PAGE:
The two last met in person in Geneva in January to discuss what was then Russia’s massive military build-up along Ukraine’s border and Russian demands for NATO to reduce its presence in eastern Europe and permanently deny Ukraine membership. The U.S. rejected the Russian demands.

Blinken and Lavrov avoided each other earlier this month at the next time they were in the same place at the same time: at a meeting of foreign ministers from the Group of 20 nations in Bali, Indonesia.

The two men will next be in the same city at the same time next week in Phnom Penh, Cambodia, where they will both be attending the Association of Southeast Asian Nations Regional Forum. It was not immediately clear if the phone call ahead of that meeting, set for Aug. 4-5, would presage an in-person discussion.

LeBron critical on his show of US efforts to get Griner home

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LeBron James is publicly criticizing the United States’ handling of WNBA All-Star Brittney Griner’s case in a trailer for an upcoming episode of his television show: “The Shop: Uninterrupted.”

LeBron James is publicly criticizing the United States’ handling of WNBA All-Star Brittney Griner’s case in a trailer for an upcoming episode of his television show: “The Shop: Uninterrupted.”

Griner is on trial in Russia for drug possession. She pleaded guilty last week and will appear again in court on Thursday.

“Now, how can she feel like America has her back?” James said in the trailer. “I would be feeling like, `Do I even wanna go back to America?”‘

It’s unclear when the show was filmed, although in the trailer it is mentioned that Griner had been in Russia for more than 110 days, which would have been nearly five weeks ago as she was detained on Feb. 17.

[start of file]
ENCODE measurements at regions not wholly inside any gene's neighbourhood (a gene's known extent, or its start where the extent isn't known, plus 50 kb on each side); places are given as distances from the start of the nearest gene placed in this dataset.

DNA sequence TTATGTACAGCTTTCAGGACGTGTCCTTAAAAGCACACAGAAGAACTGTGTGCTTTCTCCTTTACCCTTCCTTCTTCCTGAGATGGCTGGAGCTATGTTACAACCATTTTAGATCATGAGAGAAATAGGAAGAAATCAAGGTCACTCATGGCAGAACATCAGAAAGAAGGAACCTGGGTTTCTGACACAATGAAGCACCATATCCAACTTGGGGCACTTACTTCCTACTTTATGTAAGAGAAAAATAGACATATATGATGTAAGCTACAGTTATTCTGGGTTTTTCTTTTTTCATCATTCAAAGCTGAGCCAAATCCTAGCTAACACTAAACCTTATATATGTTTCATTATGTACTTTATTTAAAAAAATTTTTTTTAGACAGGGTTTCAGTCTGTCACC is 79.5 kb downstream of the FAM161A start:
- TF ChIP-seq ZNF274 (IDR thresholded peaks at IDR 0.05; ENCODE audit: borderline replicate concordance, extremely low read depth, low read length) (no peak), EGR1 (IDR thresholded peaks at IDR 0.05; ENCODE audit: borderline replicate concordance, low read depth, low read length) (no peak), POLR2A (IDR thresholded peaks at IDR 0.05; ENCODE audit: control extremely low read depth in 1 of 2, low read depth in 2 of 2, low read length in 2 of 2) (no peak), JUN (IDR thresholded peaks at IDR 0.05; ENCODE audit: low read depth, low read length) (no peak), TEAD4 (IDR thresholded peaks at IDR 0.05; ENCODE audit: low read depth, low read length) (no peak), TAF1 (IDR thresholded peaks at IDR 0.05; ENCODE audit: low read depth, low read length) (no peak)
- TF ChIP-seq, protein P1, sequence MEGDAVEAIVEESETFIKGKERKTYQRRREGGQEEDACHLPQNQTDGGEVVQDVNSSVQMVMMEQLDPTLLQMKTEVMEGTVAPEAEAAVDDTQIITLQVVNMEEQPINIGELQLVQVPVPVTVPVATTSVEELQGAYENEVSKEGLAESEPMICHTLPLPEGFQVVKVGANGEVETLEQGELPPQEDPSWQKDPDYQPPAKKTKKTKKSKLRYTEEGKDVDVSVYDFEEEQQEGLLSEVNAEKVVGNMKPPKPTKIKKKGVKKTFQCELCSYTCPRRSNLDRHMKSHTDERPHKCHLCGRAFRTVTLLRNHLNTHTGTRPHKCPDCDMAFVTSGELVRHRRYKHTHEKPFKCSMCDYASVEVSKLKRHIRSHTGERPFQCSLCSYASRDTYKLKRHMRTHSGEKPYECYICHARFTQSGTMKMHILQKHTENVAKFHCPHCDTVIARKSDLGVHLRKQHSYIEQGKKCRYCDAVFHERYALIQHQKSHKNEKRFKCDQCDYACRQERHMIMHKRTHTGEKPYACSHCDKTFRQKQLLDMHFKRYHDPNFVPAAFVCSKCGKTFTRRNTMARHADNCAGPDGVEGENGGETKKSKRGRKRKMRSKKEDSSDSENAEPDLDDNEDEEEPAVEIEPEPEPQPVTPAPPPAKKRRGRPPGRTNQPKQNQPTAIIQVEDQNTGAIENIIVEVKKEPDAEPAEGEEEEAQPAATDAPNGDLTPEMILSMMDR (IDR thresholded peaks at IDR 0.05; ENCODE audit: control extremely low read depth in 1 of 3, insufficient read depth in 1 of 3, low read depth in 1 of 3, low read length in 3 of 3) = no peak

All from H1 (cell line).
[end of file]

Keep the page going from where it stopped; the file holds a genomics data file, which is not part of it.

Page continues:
During the weeks since day 110, in addition to the trial beginning and the guilty plea, Griner’s wife Cherelle has had a phone conversation with President Joe Biden. Biden also received a letter from Brittney Griner on July 4 and sent a letter back to her which she was given in court last week.

There is also no mention of other detained Americans in the trailer.

Klutch Sports Group, the agency that represents James, did not immediately respond to a request for comment.

Washington hasn’t disclosed its strategy in the case and the U.S. may have little leverage with Moscow because of strong animosity over its actions in Ukraine. The State Department’s designation of Griner being wrongfully detained moves her case under the supervision of its special presidential envoy for hostage affairs, effectively the government’s chief hostage negotiator.

U.S. Secretary of State Antony Blinken has said Washington will continue to work for the release of Griner, as well as other Americans held by Moscow, including former Marine Paul Whelan.

“We will not relent until Brittney, Paul Whelan, and all other wrongfully detained Americans are reunited with their loved ones,” he tweeted last week,

National Security Adviser Jake Sullivan said Monday that former New Mexico Gov. Bill Richardson had been in contact with the National Security Council, but wouldn’t comment on “his travel or what he intends to do” amid reports that Richardson plans to travel to Russia and work on Griner’s release.

James’ show will air on Friday.